python’s cmd module is great. You derive your class from the provided command interpreter and you can start right away implementing command. Let’s have a look at a small command interpreter for a beer-drinking bot.
#for the sake of simplicity we make
#those states part of the cmd object. Normally,
#of course you would use your cmd class to drive
#some external interface.
self.stomach_filled = 0
self.drunkness = 0
self.singing = None
def do_drink(self, line):
if self.stomach_filled >= 100:
print "robot is full of beer"
print "robot drinks beer"
self.stomach_filled += 10
self.drunkness += 1
def do_throwup(self, line):
print "robot throws up"
self.stomach_filled = 0
def do_sing(self, line):
if len(line.strip()) > 0:
if self.singing != None:
print "robot is singing already"
elif self.drunkness < 15:
print "robot is too shy"
print "robot starts to sing", line
self.singing = line
print "robot stops singing"
commandline = BeerRobotCmd()
Our robot now understands 3 important commands
- drink makes him drink a beer, until he’s full.
- throwup makes him throw up (wow, surprising 🙂 ) so his stomach is empty again
- sing makes him sing a custom sing. You can tell him to sing, for example, the national anthem or a lullaby. If you call „sing“ without any arguments, he will stop to sing
We have amazingly created those commands simply by implementing 3 methods
def do_commandname(self, line)
In those line contains all the characters entered by the user after the actual command string. So in order to extract arguments from there, we simply have so split or search or process the line argument in some way.
This quickly-implemented command interpreter even contains completion for commands already. Pressing TAB without entering any character will show the user all avaible commands.
The cmd module allows you to implement a simple completion callback intended not for the command strings but for the arguments.
Here’s a completion callback for the sing command, proposing to the user a list of songs.
def complete_sing(self, text, line, startidx, endidx):
return [ song for song in ['yesterday', 'uptown girl', 'anything goes', 'old mcdonald has a farm'] if song.startswith(text) ]
Like in the unix shell, where hitting TAB while entering a file name will prompt you with possible completions, this callback will provide possible completions as well. It works as follows
- the line argument contains the complete line, like in the do_foo methods
- the text argument contains the part of the current argument, the user has entered already. This is, of course, inteded to be used as a filter for the set of possible completions. If i enter „sing yest“ and hit TAB, this callback is called with text = „yest“.
- the startidx and endidx arguments are indices into the line string, describing which subset of line is contained in text. For the case of „sing yest“ and hitting TAB, those args would contains 1 and 4 respectively (not 0, because the space between „sing“ and „yest“ is interpreted as the first character of the line string).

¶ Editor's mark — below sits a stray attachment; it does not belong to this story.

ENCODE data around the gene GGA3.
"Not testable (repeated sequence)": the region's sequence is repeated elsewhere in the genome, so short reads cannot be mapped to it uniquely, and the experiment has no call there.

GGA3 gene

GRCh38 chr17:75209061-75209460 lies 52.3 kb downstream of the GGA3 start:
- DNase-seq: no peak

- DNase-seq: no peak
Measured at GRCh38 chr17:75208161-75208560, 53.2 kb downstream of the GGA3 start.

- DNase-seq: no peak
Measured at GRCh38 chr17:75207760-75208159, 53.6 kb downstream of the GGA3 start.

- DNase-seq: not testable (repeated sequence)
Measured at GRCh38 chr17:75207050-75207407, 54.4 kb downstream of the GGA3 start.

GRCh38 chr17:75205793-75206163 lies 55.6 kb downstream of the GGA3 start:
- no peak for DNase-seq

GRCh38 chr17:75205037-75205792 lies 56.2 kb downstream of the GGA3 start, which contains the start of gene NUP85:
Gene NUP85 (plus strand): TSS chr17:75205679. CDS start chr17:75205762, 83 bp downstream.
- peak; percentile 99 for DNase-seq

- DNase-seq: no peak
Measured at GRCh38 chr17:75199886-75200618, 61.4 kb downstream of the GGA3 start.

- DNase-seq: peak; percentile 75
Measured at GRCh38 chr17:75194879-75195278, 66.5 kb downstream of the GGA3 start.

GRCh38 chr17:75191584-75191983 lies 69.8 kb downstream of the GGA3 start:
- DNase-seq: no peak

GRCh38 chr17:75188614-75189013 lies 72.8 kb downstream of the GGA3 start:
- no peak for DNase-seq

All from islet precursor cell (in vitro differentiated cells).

argument splitting problem
Well, this is all great. Until you try to complete arguments containing characters, interpreted by the completion mechanism as separators. Like a guiltless „/“. This is bad. You won’t be able to implement the completion of file name arguments. Assume, for example, the user has entered „SOMECOMMAND /home/foo/bar/“ and wants to see now (similiar to the unix shell) what files are there in the directory /home/foo/bar/. He hit’s TAB. The completion mechanism scans the current command line and splits it into SOMECOMMAND<start of argument line> /<first argument>home</first argument>/<second argument>foo</second argument>/<third argument>bar</third argument>/<fourth argument></fourth argument>. Now your completion callback is called with text=““ (fourth argument). This does not work!
Maybe there’s a simple solution by changing the separators used? I didn’t find a way to do that. So I implemented the following workaround. First let’s introduce a function to do completion from filenames
head, tail = os.path.split(text.strip())
if head == "": #no head
head = "."
files = os.listdir(head)
return [ f for f in files if f.startswith(tail) ]
def extract_full_argument(line, endidx):
newstart = line.rfind(" ", 0, endidx)
The first function extract possible file names from a given input path. If you have files a, b and c in a folder /foo/bar/, passing „/foo/bar/“ to this function will result in the list [„a“, „b“, „c“]. Careful: In order to work together with the cmd completion mechanism splitting arguments at „/“ characters, this function must not return absolute file paths. Assume for a moment we would have written in the above code
return [ head + "/" + f for f in files if f.startswith(tail) ]
What would happen?
We would enter „SOMECOMMAND /foo/bar/a“, then hit TAB. get_possible_filename_completions would receive text=“/foo/bar/a“, split it into head=“/foo/bar“ and tail = „a“. It would then search in „/foo/bar“ and find [„a“, „b“, „c“]. This list would then be filtered and only „a“ would remain. Now, head + „/“ + f would be the full path „/foo/bar/a“. Now comes the important point: the cmd completion mechanism would substitute what it deems to be the argument to be completed, which would be „a“ for the return value of get_possible_filename_completions. So we would end up with „SOMECOMMAND /foo/bar//foo/bar/a“. This is certainly not what we inteded!
The second function is the workaround. It takes the end index for the argument – this is where the cursor is. It then searches from this point on for a space character left of the end index. This way it does not stop at the next „/“ character. It returns the complete argument, which can then be fed to get_possible_filename_completions.